Topic: DC Presents: Indie Horror Filmmakers to Watch: Patrick Rea - Nailbiter
When most students finish film school, they immediately set their sights on moving to Hollywood to start making movies. For director Patrick Rea, as well as the entire group behind SenoReality Pictures, it wasn't a hard choice for them to take on the industry straight from the heart of the Midwest.
Lawrence, Kansas, to be exact.
"SenoReality made the conscious decision to not be working in Hollywood," Rea explained. "We are spending the same amount of money to make movies here in Kansas as we would there. But being where we are allows us to feature some really great locations and do more with our budgets. I think we also have more of a presence by being here and not being swallowed up in Los Angeles."
For Rea the dream of being a filmmaker came at a very early age. "I feel like I always knew I wanted to make movies, and I'd be lying if I said I wasn't obsessed with Steven Spielberg as a kid. I used to act out movies in my backyard, and it all got started from there," said Rea.
While attending University of Kansas, Rea met up with a group of like-minded film creatives, and SenoReality Pictures soon became an actuality. Rea teamed up with both Ryan Jones and Josh Robison in March 2002 to officially launch their production company.
"We all met during college and went right into SenoReality right after that," explained Rea. "We worked together on short films for class and then went on to keep working together for our own stuff. While in college we even had two of our student films make it onto the first Fangoria 'Blood Drive' DVD. From there we just knew we had to keep on making short films."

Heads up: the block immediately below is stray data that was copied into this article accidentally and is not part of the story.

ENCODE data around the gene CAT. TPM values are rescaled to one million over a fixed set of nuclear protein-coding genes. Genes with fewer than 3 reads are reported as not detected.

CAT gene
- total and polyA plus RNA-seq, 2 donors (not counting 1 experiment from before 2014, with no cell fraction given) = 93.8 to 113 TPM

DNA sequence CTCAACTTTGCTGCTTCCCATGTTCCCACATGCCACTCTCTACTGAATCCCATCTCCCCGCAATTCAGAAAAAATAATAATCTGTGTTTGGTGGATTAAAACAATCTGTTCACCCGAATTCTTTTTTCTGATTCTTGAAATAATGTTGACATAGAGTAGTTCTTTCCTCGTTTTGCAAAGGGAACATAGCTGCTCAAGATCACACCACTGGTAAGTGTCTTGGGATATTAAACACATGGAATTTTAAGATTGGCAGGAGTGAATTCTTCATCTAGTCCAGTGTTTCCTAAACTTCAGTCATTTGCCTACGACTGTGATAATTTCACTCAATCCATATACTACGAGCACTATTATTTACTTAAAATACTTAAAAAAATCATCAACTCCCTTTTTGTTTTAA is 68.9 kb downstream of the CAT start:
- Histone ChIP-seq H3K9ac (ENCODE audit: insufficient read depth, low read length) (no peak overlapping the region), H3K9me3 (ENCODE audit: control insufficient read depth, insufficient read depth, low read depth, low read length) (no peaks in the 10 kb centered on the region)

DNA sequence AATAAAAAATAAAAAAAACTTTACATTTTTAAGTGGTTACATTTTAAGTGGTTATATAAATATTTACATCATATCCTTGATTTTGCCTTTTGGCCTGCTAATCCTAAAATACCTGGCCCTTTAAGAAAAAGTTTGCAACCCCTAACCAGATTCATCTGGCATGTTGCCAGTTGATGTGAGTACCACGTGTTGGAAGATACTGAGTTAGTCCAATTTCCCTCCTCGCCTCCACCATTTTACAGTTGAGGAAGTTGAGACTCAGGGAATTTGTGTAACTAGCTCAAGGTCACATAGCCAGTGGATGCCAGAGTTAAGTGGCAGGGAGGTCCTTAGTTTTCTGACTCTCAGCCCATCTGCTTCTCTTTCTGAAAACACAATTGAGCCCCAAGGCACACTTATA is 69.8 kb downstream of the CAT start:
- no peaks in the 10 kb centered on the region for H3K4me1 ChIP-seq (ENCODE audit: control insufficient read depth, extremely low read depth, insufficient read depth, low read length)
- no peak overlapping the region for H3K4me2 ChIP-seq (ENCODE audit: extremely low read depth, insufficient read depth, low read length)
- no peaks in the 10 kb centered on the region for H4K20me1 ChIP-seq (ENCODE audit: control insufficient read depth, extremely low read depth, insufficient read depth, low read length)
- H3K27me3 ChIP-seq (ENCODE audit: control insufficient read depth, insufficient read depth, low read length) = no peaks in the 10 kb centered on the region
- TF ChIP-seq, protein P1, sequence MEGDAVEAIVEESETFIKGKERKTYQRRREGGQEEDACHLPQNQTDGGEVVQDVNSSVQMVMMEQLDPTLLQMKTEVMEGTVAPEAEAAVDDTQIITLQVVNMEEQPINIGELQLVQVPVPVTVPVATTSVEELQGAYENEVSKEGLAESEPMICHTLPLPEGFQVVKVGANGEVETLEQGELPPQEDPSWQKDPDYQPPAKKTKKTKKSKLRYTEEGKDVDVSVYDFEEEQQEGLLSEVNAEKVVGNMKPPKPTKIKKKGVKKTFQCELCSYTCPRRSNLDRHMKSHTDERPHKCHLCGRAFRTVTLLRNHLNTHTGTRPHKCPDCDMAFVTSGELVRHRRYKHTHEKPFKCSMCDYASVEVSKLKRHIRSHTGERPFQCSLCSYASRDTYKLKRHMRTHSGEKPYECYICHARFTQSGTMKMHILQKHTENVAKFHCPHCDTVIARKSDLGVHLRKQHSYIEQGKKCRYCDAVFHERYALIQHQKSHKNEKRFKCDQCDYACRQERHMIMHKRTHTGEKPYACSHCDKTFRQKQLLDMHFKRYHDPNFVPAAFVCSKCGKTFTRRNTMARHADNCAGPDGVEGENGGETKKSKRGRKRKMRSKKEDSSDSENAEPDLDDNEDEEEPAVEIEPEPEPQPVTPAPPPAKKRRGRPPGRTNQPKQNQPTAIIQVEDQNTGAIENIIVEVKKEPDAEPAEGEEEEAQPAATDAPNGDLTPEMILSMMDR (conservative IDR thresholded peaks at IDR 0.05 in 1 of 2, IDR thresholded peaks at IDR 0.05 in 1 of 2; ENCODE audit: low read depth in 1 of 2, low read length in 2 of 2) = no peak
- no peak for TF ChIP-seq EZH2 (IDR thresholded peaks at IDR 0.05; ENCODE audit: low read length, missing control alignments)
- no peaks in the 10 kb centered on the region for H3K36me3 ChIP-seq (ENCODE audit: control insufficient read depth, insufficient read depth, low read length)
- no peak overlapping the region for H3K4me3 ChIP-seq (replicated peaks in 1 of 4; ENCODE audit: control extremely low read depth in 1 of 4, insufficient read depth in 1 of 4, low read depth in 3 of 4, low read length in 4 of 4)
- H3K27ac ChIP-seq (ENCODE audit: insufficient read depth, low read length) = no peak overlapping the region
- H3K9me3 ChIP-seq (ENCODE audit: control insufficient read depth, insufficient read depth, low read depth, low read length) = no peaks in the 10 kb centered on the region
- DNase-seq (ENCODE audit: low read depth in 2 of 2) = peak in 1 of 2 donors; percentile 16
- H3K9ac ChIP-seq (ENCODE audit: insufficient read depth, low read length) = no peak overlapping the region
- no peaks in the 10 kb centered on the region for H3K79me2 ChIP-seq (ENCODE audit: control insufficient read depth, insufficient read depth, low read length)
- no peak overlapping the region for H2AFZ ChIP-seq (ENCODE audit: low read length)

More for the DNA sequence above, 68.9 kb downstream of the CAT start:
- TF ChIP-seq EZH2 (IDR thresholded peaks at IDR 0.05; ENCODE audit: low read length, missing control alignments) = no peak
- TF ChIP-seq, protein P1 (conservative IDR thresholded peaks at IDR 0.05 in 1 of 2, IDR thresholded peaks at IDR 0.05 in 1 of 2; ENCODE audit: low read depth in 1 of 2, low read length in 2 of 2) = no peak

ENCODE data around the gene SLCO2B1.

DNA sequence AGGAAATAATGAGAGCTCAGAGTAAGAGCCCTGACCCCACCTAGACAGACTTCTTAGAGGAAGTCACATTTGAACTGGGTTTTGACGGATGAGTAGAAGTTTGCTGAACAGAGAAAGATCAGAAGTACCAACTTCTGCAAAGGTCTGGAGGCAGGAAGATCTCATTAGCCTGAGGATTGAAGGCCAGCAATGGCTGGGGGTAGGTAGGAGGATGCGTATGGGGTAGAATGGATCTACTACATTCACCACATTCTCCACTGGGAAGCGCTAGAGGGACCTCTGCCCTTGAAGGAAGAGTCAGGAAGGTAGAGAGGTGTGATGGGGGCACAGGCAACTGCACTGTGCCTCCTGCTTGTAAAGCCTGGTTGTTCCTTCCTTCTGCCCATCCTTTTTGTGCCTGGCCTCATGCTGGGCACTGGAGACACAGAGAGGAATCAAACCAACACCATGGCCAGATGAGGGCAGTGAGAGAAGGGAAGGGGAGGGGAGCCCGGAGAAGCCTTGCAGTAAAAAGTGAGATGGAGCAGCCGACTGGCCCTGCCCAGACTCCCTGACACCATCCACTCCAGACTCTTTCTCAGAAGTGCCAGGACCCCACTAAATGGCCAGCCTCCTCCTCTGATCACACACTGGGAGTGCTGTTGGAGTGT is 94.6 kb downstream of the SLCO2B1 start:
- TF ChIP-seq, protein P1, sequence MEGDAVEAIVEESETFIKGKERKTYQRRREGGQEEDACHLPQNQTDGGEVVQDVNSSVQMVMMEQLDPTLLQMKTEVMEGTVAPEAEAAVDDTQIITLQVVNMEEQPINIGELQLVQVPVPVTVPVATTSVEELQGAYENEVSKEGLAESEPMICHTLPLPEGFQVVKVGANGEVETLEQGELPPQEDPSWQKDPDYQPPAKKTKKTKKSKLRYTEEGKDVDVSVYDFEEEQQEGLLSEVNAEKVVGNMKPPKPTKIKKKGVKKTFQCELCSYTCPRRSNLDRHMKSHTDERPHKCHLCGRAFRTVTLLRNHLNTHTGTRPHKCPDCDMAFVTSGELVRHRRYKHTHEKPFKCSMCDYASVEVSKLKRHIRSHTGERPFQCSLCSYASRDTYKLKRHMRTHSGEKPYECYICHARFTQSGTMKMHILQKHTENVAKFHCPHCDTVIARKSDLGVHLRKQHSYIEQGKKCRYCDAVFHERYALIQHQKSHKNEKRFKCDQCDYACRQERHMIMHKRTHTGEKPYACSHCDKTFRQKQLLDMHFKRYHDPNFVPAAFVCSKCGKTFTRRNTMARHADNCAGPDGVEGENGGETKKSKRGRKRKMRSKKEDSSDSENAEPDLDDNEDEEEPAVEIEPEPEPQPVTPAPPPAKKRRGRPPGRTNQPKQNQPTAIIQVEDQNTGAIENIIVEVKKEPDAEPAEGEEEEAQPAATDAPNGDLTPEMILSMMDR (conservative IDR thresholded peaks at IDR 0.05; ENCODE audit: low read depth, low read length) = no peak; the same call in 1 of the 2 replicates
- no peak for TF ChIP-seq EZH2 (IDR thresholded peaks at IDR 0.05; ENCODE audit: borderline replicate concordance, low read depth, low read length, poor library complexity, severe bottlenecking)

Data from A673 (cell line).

Rea put his education to good use while building the reputation of SenoReality Pictures by working at a studio in Lawrence to help finance their short films. Even though SenoReality had earned its place as a production company with distinctive filmmaking sensibilities through their short films, Rea and his partners were eager to set their sights on the full-length feature format.
Indie Horror Filmmakers to Watch: Patrick Rea - Nailbiter
Rea said, "A lot of our films have a 'Twilight Zone' feel to them, but it was never something that we really intended to create with our style of storytelling. I love the short film format because I think it's a powerful way to tell a story, but we're now looking into making feature-length films at SenoReality."
SenoReality's first foray into feature films is called Nailbiter (database here). The story is centered around a mom and her three daughters that teases some creature feature elements set within the realm of the unpredictable weather of the Midwest. The director, who co-wrote the story with Kendal Sinn, gave a bit of an update on the project.
"We shot Nailbiter for five weeks last summer, and it's 80 percent in the can right now," explained Rea. "We took a bit of a hiatus and will be shooting the rest of the film this upcoming summer. Filmmaking can be a frustrating process when you have a delay like this, but sometimes you have to just roll with the punches."